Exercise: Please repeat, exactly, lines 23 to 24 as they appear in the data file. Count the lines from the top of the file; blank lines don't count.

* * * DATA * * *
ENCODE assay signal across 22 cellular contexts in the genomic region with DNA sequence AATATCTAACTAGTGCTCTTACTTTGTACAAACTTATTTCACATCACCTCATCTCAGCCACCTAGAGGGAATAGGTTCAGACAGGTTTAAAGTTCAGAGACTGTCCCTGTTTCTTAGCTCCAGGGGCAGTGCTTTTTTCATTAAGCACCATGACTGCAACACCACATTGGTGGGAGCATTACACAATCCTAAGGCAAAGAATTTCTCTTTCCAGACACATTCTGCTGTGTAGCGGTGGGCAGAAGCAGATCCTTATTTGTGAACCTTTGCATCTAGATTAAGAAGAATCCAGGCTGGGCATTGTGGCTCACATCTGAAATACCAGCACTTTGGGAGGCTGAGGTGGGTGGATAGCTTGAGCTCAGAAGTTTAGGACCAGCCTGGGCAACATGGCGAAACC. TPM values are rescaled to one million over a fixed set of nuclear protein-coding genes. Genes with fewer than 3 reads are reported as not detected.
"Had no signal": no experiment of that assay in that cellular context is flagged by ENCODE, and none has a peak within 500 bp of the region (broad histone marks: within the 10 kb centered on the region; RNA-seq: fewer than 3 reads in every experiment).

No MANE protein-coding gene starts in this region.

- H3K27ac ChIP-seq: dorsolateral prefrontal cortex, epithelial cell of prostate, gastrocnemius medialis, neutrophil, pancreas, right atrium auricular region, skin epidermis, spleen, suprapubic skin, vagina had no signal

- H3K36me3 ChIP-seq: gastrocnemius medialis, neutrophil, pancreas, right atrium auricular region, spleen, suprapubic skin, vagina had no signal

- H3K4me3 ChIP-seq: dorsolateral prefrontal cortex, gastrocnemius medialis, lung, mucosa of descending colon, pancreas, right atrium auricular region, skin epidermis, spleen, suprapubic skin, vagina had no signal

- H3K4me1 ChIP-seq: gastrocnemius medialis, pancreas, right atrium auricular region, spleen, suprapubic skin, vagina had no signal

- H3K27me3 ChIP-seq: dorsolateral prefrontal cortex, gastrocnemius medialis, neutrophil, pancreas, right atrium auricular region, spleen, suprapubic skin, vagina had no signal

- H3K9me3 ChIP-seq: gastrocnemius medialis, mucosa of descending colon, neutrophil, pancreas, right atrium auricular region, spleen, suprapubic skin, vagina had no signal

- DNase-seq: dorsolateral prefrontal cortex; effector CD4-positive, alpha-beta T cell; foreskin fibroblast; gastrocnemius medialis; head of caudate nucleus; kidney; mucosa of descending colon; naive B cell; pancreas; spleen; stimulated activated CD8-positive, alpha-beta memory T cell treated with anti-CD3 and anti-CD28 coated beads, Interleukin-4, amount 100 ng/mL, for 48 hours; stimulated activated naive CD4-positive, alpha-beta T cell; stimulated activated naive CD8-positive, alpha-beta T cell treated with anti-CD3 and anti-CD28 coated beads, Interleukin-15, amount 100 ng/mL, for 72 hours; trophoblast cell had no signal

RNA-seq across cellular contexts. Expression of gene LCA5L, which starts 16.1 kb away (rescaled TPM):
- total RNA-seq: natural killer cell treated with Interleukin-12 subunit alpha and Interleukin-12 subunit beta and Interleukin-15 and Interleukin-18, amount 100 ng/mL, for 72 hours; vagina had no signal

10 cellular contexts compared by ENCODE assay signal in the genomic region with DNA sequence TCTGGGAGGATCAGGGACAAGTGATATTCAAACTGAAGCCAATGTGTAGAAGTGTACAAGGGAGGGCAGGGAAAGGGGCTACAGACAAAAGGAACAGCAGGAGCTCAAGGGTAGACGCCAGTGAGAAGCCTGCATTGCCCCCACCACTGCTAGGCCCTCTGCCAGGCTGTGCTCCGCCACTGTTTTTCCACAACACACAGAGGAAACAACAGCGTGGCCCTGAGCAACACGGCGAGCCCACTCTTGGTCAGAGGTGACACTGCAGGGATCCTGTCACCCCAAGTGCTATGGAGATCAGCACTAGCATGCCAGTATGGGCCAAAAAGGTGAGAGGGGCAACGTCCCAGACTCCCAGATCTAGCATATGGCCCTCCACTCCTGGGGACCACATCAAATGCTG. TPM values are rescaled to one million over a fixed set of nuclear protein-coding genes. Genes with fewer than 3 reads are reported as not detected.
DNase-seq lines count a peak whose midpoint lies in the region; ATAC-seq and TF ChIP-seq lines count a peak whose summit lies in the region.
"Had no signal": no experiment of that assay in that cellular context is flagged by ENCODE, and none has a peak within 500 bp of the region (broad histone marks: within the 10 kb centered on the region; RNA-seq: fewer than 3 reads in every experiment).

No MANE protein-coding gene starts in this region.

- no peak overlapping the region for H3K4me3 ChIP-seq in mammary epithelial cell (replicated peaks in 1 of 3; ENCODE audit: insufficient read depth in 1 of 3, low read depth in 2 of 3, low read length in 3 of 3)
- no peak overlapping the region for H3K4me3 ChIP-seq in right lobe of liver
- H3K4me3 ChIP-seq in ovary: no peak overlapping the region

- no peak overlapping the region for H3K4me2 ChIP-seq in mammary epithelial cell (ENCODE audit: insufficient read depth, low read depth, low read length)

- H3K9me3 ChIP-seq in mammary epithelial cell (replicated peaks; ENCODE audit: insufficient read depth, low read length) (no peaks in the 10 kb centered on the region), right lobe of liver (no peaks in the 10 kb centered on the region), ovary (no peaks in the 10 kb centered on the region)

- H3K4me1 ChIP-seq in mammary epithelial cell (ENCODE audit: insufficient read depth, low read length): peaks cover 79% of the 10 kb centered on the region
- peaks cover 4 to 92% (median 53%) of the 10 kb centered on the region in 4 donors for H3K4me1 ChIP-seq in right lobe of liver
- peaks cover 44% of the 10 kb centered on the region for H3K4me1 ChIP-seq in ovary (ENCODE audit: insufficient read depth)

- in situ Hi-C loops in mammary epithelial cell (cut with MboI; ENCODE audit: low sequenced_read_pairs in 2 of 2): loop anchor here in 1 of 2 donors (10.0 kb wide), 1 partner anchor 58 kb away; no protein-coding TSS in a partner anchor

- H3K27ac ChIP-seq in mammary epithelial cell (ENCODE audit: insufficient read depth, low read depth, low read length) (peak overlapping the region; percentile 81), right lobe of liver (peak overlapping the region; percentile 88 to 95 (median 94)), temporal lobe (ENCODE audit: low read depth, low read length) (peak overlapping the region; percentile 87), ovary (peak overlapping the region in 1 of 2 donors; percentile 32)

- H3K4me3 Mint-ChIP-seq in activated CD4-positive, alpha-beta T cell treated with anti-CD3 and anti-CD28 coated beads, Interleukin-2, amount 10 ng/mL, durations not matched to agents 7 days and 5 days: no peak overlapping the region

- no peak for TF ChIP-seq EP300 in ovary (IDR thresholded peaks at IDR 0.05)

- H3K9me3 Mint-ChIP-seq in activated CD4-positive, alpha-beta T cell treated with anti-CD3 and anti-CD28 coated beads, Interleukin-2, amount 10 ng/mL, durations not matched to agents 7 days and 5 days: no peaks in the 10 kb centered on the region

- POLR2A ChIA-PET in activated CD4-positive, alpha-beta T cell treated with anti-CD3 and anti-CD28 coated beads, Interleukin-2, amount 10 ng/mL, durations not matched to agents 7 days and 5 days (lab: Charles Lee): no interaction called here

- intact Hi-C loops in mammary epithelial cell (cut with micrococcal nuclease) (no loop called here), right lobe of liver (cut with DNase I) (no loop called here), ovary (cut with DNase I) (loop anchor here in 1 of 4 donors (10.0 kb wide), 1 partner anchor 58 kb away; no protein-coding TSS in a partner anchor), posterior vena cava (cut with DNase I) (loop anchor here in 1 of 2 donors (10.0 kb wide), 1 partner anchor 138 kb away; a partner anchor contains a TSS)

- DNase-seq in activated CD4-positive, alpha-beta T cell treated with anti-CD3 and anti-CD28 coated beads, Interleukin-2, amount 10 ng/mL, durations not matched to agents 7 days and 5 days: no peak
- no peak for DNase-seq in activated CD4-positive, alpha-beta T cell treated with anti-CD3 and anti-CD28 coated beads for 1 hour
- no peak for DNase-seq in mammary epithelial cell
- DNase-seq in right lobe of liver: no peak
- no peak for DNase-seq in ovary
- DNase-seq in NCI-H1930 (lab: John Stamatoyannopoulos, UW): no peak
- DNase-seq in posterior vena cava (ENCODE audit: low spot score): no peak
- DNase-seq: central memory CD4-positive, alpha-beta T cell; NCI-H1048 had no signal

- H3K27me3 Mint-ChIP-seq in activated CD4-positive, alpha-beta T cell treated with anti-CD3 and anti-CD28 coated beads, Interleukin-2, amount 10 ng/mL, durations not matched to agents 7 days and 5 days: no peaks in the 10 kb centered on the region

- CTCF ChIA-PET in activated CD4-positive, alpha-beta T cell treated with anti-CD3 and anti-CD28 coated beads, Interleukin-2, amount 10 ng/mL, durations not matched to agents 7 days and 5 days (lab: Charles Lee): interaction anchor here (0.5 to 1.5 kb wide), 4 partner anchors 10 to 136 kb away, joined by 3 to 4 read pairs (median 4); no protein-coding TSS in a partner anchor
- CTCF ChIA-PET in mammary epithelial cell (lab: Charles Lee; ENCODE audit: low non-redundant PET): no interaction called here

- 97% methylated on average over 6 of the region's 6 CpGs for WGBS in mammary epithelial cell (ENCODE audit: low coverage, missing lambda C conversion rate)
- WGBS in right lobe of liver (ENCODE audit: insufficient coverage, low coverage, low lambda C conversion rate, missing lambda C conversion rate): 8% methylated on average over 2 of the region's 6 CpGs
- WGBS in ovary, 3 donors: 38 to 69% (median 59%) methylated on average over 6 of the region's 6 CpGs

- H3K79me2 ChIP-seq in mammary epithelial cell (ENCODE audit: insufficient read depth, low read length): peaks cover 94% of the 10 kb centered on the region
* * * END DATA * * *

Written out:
- peaks cover 4 to 92% (median 53%) of the 10 kb centered on the region in 4 donors for H3K4me1 ChIP-seq in right lobe of liver
- peaks cover 44% of the 10 kb centered on the region for H3K4me1 ChIP-seq in ovary (ENCODE audit: insufficient read depth)